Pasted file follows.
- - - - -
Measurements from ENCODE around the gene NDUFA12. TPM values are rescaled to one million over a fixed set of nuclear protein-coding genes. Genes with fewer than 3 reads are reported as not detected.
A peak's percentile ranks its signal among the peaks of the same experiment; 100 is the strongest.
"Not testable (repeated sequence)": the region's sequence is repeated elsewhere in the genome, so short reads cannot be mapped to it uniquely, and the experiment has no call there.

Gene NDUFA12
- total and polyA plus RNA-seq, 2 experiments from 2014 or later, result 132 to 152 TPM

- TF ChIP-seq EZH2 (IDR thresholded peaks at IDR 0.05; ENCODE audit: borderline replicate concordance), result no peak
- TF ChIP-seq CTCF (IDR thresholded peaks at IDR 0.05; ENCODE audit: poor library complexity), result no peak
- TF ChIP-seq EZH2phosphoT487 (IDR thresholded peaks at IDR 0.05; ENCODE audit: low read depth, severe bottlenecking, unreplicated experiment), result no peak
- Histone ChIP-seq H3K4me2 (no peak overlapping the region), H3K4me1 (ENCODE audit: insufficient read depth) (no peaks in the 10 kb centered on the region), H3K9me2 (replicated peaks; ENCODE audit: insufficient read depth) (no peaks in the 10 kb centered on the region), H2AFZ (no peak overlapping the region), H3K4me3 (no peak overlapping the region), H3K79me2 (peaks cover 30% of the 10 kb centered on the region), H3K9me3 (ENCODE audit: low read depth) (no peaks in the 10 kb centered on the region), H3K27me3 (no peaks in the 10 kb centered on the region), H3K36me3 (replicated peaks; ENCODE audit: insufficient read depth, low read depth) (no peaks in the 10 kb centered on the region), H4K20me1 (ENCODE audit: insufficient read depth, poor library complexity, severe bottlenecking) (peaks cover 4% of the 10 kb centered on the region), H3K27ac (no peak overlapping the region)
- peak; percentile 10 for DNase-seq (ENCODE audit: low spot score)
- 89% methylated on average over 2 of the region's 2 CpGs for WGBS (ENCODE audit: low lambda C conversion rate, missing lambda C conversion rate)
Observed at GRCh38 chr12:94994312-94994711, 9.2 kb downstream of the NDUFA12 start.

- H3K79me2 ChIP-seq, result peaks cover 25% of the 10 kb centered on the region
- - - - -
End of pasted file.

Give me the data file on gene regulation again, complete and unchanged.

Measurements from ENCODE around the gene NDUFA12. TPM values are rescaled to one million over a fixed set of nuclear protein-coding genes. Genes with fewer than 3 reads are reported as not detected.
A peak's percentile ranks its signal among the peaks of the same experiment; 100 is the strongest.
"Not testable (repeated sequence)": the region's sequence is repeated elsewhere in the genome, so short reads cannot be mapped to it uniquely, and the experiment has no call there.

Gene NDUFA12
- total and polyA plus RNA-seq, 2 experiments from 2014 or later, result 132 to 152 TPM

- TF ChIP-seq EZH2 (IDR thresholded peaks at IDR 0.05; ENCODE audit: borderline replicate concordance), result no peak
- TF ChIP-seq CTCF (IDR thresholded peaks at IDR 0.05; ENCODE audit: poor library complexity), result no peak
- TF ChIP-seq EZH2phosphoT487 (IDR thresholded peaks at IDR 0.05; ENCODE audit: low read depth, severe bottlenecking, unreplicated experiment), result no peak
- Histone ChIP-seq H3K4me2 (no peak overlapping the region), H3K4me1 (ENCODE audit: insufficient read depth) (no peaks in the 10 kb centered on the region), H3K9me2 (replicated peaks; ENCODE audit: insufficient read depth) (no peaks in the 10 kb centered on the region), H2AFZ (no peak overlapping the region), H3K4me3 (no peak overlapping the region), H3K79me2 (peaks cover 30% of the 10 kb centered on the region), H3K9me3 (ENCODE audit: low read depth) (no peaks in the 10 kb centered on the region), H3K27me3 (no peaks in the 10 kb centered on the region), H3K36me3 (replicated peaks; ENCODE audit: insufficient read depth, low read depth) (no peaks in the 10 kb centered on the region), H4K20me1 (ENCODE audit: insufficient read depth, poor library complexity, severe bottlenecking) (peaks cover 4% of the 10 kb centered on the region), H3K27ac (no peak overlapping the region)
- peak; percentile 10 for DNase-seq (ENCODE audit: low spot score)
- 89% methylated on average over 2 of the region's 2 CpGs for WGBS (ENCODE audit: low lambda C conversion rate, missing lambda C conversion rate)
Observed at GRCh38 chr12:94994312-94994711, 9.2 kb downstream of the NDUFA12 start.

- H3K79me2 ChIP-seq, result peaks cover 25% of the 10 kb centered on the region